Cutting the Cord: Is It Time To Drop Your Cable Subscription?

Justin Sayarath | Dec 3, 2018
Daughter playing on fathers back

I was inspired; I may have spent last Sunday binge watching a few hours worth of shows and movies on Netflix. I gotta say, the selection was pretty impressive.

If you still have cable tv, you may notice it’s expensive. Cable prices have been rising much faster than inflation for the past two decades. With prices that can range from $50 to $100+ per month, more people than ever are opting to cut the cord—and more than 4 out of 5 blame the high cost for their decision.

Which is not to say streaming is a perfect replacement for cable. Many local channels aren’t on the big streaming services, so if you love watching live parade coverage, you may miss out. Streaming services also suffer occasional outages or dips in quality during big football games. And most streaming services limit you to two or three simultaneous streams.

Still, while dropping cable may mean your monthly Internet fee goes up, you’re likely to save some money by cutting the cord. You’ll also be gaining a lot of convenience; streaming shows are available whenever you want them, and often without any commercials. Here’s a quick breakdown of your best streaming options:

  • Netflix: Over 4,000 movies, 1,500 TV shows, and many original series like Daredevil. Standard plan is $11/mo for HD on 2 screens. Premium 4 screens and Ultra HD for $14/mo, Barebones one screen (no HD) for $8/mo.
  • HBONow: $15/mo brings you HBO’s original content like Game of Thrones, and most of the Oscar-nominated movies. The overall selection, however, is not as large as other options.
  • Amazon Prime Video: Many shows on Amazon carry an additional upsell charge atop your $9/mo subscription fee. The main advantage of Amazon Video is that if you already have Amazon Prime for shipping reasons, Prime Video is included.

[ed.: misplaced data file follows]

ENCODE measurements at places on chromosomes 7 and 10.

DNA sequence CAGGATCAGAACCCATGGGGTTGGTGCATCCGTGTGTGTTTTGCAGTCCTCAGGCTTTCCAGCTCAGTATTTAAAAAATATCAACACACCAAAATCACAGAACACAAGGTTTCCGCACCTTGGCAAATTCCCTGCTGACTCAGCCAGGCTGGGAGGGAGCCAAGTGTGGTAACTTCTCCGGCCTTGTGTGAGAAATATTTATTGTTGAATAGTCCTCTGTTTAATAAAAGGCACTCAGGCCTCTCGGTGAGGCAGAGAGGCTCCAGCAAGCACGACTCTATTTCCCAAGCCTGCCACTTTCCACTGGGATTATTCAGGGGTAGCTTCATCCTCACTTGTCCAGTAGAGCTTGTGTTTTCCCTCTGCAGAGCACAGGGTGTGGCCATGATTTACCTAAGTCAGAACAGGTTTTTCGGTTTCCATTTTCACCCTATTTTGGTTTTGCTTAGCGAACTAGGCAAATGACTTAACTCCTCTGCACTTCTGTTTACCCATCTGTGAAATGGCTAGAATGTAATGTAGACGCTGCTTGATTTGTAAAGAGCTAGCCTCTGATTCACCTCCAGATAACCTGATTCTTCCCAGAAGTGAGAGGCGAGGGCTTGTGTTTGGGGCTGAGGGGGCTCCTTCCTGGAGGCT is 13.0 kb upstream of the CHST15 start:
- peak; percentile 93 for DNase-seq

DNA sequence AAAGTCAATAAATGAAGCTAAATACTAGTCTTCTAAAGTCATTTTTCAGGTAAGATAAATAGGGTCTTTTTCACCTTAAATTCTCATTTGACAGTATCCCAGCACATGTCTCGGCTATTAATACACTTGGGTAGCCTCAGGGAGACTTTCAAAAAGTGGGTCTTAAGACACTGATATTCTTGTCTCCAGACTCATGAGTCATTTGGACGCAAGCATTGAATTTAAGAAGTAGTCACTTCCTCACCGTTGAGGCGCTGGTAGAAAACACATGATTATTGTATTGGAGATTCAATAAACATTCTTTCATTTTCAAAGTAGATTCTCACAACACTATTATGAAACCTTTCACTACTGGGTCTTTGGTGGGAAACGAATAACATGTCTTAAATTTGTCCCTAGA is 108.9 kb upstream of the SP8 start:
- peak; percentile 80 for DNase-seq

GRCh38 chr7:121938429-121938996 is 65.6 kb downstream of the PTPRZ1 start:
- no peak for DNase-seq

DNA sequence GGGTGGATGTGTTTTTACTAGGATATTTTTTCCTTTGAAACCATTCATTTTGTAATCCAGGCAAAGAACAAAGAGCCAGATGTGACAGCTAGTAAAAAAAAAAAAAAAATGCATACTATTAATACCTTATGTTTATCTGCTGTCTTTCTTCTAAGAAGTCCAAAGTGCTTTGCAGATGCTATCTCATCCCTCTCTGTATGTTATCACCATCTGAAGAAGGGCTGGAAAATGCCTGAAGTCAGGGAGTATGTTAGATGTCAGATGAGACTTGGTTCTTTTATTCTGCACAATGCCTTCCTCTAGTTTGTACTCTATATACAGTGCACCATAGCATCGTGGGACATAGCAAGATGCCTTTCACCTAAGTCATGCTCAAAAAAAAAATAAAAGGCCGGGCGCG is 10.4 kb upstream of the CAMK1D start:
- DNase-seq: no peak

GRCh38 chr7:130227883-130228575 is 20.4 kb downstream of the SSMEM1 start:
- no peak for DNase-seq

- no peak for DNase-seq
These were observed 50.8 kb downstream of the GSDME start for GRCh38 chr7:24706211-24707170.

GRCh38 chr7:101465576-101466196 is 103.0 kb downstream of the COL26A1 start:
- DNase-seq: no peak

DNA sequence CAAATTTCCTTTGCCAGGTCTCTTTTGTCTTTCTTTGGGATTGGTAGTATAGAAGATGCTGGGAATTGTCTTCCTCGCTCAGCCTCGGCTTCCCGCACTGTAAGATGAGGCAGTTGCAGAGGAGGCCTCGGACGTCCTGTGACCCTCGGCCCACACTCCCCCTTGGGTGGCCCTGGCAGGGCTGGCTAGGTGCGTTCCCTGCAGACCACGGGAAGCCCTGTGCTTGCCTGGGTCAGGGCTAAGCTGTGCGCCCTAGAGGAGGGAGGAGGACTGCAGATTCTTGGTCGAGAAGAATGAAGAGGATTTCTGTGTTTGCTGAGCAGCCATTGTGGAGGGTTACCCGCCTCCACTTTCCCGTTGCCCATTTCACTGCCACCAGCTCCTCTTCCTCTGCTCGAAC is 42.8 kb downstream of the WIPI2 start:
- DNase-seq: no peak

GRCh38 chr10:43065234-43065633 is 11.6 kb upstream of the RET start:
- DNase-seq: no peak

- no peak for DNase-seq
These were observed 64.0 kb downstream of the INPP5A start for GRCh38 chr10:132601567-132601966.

• Hulu: Watch over 43,000 TV episodes for $12/mo, or if you’re willing to sit through commercials, $8/mo. You can add Live TV on top of that and pay $44/mo or $40/mo respectively, although if you want live TV you might prefer...
  • Live Streaming: Whether you opt for DirecTV’s $40/mo for 70 channels or SlingTV’s $25/mo for 30-40 channels ($30 if you want to record anything), live TV is an option if you just can't live without currently-running shows.
  • Build-Your-Own: Most niches have their own streaming service. If you mainly watched cable for baseball and anime, you can get for $113/year, and Crunchyroll for $7/mo. Getting two services is still likely cheaper than cable.

Although keep in mind, once you have a streaming service, you need something to stream it with.


If you have a relatively new high-end TV, it’s probably a SmartTV with streaming built in. If your TV is older and you’re not looking to replace it, you’ll need a box.

  • Roku Streaming Stick 4k ($70) is compatible with most channels and streaming services (including everything mentioned above), and boasts an intuitive search feature.
  • Amazon Fire TV 4k ($70) is perfect for integrating with Alexa, but focuses mainly on Amazon products.
  • Chromecast 4k ($70) meanwhile refuses Amazon Prime Video, but can be controlled via your phone.
  • AppleTV 4k ($180) is a little pricey, but integrates with your other Apple products, as well as sharing their clean interface.
  • Nvidia Shield ($190) is another pricey option with strong hardware and USB ports, but may be overkill unless you’re a gamer.